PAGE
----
Identifying the future international chain of green hydrogen
If, within one or two decades, we have sufficient sustainably produced hydrogen at our disposal worldwide, this will have far-reaching consequences for our energy system and all parties involved. In the HyChain project, the Institute for Sustainable Process Technology (ISPT), together with TNO and other partners, investigated what the entire chain of production, transport and use will look like globally and what consequences this will have for our ports and industry.
HyChain is part of the ISPT's Hydrohub Innovation Programme, involving a consortium of over thirty parties: TNO, academic and applied science universities; port companies, industrial clusters and companies such as Shell, Nouryon, and Yara; Gasunie, provinces including Groningen and municipalities. The programme consists of three projects: HyChain, MW Test Centre and the GW project.
Making the right choices
The HyChain study identified the future demand for hydrogen and domestic procurement versus import potential. The most suitable routes and in almost 60 relevant technologies were also identified and assessed. This resulted in three summary reports, a cost calculation model and a series of fact sheets. Part of this is the compilation of eight country profiles by TNO, including Morocco, Norway and China, which may intend to export hydrogen in the future. On the basis of this wealth of practical information, both companies and policymakers can develop scenarios in order to make the right choices for the future.
Open innovation centre
The Hydrohub Innovation Programme will start an open innovation centre in 2020 where companies and other parties can test their innovations in the field of hydrogen. The 'MegaWatt Test Centre' will be located on the EnTranCE site of the Hanze University of Applied Sciences in Groningen with state-of-the-art facilities for optimising and scaling up electrolysis. Two 250 kilowatt electrolysers will be installed, ideal for industrial companies and suppliers to test their innovations. On this scale, problems can be detected quickly and the behaviour of the technology can be observed. The test centre is a valuable addition to the Dutch manufacturing industry.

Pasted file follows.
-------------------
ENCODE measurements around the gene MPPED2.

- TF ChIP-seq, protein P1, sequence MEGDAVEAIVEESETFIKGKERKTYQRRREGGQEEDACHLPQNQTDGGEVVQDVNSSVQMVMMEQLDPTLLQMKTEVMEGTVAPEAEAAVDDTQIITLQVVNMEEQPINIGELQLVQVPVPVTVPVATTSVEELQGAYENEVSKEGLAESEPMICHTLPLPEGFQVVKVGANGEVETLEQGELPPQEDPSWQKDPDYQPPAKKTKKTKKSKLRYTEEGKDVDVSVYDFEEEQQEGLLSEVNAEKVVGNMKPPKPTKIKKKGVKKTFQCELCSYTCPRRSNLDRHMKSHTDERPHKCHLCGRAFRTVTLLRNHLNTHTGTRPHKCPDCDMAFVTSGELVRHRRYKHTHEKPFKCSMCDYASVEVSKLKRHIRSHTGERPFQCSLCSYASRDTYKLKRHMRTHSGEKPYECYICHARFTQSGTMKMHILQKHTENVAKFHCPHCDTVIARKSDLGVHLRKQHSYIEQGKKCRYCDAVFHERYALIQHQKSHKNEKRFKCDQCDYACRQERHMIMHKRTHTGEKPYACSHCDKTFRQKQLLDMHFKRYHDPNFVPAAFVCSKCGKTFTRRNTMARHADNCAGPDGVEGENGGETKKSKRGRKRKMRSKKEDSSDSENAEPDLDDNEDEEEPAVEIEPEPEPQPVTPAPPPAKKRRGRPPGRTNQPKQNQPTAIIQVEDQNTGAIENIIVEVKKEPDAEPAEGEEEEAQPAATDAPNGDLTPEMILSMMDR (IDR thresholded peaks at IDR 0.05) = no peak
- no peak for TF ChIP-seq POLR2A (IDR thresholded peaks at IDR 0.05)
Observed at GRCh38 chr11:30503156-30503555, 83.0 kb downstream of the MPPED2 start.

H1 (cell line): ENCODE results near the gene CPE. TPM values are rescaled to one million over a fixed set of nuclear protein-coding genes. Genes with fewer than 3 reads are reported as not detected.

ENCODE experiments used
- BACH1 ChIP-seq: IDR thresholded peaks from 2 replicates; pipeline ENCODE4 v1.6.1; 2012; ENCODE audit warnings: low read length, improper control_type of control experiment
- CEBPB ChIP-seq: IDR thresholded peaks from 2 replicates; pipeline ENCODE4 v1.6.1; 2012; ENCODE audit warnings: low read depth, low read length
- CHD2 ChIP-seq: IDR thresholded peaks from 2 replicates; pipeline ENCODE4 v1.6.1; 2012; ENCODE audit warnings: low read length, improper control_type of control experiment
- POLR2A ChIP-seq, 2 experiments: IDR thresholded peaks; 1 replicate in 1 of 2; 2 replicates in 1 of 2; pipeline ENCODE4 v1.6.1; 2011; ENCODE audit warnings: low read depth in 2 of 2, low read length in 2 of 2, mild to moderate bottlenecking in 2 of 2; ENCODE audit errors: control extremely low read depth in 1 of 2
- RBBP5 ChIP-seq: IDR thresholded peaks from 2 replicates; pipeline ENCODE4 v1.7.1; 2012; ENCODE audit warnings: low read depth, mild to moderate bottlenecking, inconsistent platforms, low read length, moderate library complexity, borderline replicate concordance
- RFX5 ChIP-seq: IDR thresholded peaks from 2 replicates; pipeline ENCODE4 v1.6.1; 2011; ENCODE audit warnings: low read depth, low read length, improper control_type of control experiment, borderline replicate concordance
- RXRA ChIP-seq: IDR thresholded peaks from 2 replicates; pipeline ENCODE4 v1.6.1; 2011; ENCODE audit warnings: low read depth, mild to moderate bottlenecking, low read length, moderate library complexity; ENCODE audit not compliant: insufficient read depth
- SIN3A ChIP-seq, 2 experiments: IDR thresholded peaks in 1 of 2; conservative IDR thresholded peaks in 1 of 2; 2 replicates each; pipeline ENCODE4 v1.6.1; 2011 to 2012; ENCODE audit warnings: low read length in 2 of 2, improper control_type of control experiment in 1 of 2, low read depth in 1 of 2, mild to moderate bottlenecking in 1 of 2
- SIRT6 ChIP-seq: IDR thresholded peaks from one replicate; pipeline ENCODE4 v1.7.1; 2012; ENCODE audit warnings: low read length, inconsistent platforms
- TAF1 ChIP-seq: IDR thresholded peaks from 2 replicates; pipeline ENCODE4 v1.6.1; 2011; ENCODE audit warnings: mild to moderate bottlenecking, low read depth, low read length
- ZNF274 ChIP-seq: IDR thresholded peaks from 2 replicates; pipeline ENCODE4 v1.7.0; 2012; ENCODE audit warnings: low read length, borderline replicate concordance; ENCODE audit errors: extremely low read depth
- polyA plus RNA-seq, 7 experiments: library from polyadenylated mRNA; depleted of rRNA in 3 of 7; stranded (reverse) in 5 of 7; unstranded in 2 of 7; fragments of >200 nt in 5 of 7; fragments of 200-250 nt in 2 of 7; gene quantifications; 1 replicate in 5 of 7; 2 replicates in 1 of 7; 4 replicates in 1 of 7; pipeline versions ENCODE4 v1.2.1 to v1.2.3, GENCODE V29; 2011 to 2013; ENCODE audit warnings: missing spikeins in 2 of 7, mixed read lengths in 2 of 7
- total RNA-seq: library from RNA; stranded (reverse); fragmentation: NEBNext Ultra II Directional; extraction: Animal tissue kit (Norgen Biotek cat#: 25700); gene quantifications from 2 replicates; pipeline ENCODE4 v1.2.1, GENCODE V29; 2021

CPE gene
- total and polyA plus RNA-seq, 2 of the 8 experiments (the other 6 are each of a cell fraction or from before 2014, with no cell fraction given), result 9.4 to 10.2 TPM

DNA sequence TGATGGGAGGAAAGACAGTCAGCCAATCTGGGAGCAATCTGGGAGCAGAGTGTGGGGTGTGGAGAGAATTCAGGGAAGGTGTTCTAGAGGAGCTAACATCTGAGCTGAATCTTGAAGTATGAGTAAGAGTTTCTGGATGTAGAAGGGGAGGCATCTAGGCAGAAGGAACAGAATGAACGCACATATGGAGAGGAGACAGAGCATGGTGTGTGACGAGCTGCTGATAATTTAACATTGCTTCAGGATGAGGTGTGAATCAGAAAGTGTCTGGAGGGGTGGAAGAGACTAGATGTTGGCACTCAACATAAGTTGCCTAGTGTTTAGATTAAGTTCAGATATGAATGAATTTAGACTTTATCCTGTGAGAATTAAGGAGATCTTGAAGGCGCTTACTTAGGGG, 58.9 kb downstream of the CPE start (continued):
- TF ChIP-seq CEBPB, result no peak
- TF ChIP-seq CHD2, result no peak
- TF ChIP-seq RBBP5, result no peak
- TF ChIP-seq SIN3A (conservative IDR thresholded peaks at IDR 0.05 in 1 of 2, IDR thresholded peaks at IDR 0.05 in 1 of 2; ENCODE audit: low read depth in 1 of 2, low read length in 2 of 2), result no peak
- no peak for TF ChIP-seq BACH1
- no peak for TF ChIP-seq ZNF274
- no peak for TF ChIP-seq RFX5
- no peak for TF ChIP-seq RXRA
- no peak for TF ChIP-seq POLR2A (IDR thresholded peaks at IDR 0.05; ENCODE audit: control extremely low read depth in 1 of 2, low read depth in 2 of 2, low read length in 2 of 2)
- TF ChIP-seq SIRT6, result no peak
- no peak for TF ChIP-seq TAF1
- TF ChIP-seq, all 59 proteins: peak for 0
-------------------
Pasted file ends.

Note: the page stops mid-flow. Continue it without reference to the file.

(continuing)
Electrolysis on a gigawatt scale
A third part of the innovation programme is the Gigawatt electrolysis project, which focuses on the concept design of a hydrogen plant with that capacity. Electrolysis on a gigawatt scale is required to link renewable electricity from wind to hydrogen to make industry more sustainable. Wind farms in the North Sea, for example, will produce more than eleven gigawatts of power by 2030. A large number of internationally operating industrial companies, TNO, Utrecht University and Imperial College London are participating in the project. The challenge is to design a factory with about a thousand electrolysers that together as a whole can produce flexibly. This is important because solar and wind generation is highly variable.
The Hydrohub Innovation Programme is intended to use innovation to improve the robustness, flexibility and efficiency of large-scale production of green hydrogen and thereby reduce costs in order to accelerate the energy transition.
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Breakthrough electrolyser development: 200 times less iridium needed
Produced via electrolysis using electricity from the sun and wind, green hydrogen has a crucial role to play in the energy transition. Iridium is a scarce material that is presently essential to electrolysers working with the commonly used Proton Exchange Membrane (PEM) technology.